However, I have made my own stir fry sauce fairly simply — adjust for quantity, but just a tablespoon or two of corn starch into roughly a 1/3 cup or so of broth (chicken, beef, or veggie broth), a couple tablespoons of soy sauce (I’ve been using reduced-sodium), and seasonings to taste — usually a bit of ginger, some garlic, some red pepper flakes or a splash of Dragon Sauce if I want it spicy, a splash of vinegar (preferably rice wine) if I want a bit of tang…pour into your skillet or wok after cooking up the veg and/or meat, bring to a boil, stirring constantly, then reduce heat and simmer until desired consistency (usually only takes a couple-three minutes).

    You can also use part water and part juice in place of the broth (which is what I do when making sweet ‘n’ sour sauce).

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  2. LeeB.

    I think if most of your ingredients are unprocessed, a few sauces and such that might be processed are okay. After all, we’re no longer in the olden days when people would go to fresh markets every day or even go out and hunt for food or get what we needed from our gardens.

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  3. CindyS

    It’s so funny that you posted about this now. I was watching some show where the person was saying that everyone should be eating lentils.

    Uh, okay.

    So I’m thinking about finding out about them. I hate brown beans, can eat kidney beans (but now I have to make chili without chili powder) and other than that, I don’t have a clue.

    Also, rice to me is not a side dish – I grew up on meat and potatoes so I would rather eat a potato over rice any day of the week.

    And thank you for mentioning just how hard it is to keep salad in the house. Since I don’t have a fondness for the grocery store, I won’t go there every other day. I can send Bob though ;)

    And sorry, I don’t have any lentil recipes.

    CindyS

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  4. LinnieGayl AAR Post author

    Cindy, glad I’m not the only one who feels that way about salads. I love them, but they’re a lot of bother.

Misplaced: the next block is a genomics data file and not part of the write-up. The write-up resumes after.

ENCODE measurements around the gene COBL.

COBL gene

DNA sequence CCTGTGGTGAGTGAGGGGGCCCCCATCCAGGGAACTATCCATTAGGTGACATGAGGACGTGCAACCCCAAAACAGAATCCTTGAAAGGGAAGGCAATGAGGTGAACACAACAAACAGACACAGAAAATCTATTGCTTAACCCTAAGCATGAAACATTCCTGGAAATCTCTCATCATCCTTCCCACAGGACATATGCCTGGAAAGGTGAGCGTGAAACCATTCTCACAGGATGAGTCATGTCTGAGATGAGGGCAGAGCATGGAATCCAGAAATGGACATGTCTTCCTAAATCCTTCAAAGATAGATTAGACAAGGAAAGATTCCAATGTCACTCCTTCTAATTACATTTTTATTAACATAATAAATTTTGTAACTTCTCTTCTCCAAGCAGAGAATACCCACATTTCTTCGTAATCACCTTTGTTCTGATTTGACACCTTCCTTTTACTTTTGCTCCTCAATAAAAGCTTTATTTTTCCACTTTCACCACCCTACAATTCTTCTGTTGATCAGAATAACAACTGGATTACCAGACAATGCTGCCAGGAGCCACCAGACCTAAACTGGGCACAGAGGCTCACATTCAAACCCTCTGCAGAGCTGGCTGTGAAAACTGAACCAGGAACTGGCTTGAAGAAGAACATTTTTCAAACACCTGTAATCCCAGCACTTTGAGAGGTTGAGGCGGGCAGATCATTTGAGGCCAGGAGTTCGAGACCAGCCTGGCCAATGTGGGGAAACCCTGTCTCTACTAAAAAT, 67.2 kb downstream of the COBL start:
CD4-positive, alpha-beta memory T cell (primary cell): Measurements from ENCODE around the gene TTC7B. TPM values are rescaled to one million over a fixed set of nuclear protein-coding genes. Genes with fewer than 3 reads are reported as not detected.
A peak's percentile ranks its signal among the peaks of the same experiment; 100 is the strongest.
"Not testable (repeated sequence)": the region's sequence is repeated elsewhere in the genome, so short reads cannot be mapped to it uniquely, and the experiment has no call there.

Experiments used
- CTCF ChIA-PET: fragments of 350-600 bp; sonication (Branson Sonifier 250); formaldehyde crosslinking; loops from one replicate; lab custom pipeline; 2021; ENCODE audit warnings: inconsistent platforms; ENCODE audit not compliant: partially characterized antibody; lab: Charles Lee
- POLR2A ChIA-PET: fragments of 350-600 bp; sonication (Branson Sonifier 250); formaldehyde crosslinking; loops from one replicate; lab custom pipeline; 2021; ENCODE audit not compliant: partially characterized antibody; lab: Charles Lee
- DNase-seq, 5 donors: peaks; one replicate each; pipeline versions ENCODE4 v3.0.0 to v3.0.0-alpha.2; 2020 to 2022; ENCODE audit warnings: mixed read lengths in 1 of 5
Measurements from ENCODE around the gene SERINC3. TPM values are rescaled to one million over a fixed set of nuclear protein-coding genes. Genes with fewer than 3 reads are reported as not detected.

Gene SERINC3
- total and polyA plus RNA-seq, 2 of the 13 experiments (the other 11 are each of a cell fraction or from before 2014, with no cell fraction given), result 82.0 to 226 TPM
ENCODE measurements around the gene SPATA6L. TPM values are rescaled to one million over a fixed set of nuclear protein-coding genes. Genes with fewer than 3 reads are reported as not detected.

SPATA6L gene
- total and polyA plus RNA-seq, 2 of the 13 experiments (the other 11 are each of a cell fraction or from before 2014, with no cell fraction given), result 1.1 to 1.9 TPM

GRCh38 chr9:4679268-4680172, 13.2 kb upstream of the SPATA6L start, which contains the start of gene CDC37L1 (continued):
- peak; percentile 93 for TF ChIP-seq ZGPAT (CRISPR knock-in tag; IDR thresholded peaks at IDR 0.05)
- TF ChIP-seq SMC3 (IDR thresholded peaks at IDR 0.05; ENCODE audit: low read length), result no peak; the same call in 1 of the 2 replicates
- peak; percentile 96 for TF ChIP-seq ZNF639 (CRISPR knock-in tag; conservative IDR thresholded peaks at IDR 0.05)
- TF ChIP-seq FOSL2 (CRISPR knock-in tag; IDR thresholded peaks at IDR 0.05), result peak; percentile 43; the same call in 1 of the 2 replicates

Well, I purchased some red lentils this morning, so will be trying them out later this week. We’ll see if they taste different.

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  5. Katja

    Hi Linnie

    The main difference between the different sorts of lentils isn’t really the taste (they’re all vaguely the same if you ask me) but the cooking time.

    As for lentil recipes, try to search for Indian recipes (those with lentils will probably have Dal somewhere in the name). There are loads of recipes for soups or curries.

    I also like (make that love actually) a lentil salad, for example with salmon tatar (raw marinated salmon) or with gratinated goats cheese or with bits of browned bacon or really just on it’s own.

    For a lentil salad, boil the lentils (without salt, that’s the most important thing to remember) until done (depends on the kind of lentils, the small red and black ones are done quickly, the bigger yellow one can take quite long and sometimes need to be watered over night first. What you want is soft but not mashed).
    In the mean time chop some onions, add some garlic (to taste really), and make a salad sauce (vinegraitte) from a good olive oil, some decent balsamic vinegar, salt and pepper and perhaps add some honey and some mustard (not too hot) or even better honey mustard (if you should have it).
    Apply the vinaigrette to the still warm lentils, let them soak it up for a little while and then enjoy.
    Sorry, all the links I could post you would be in German and I don’t have time for translations right now.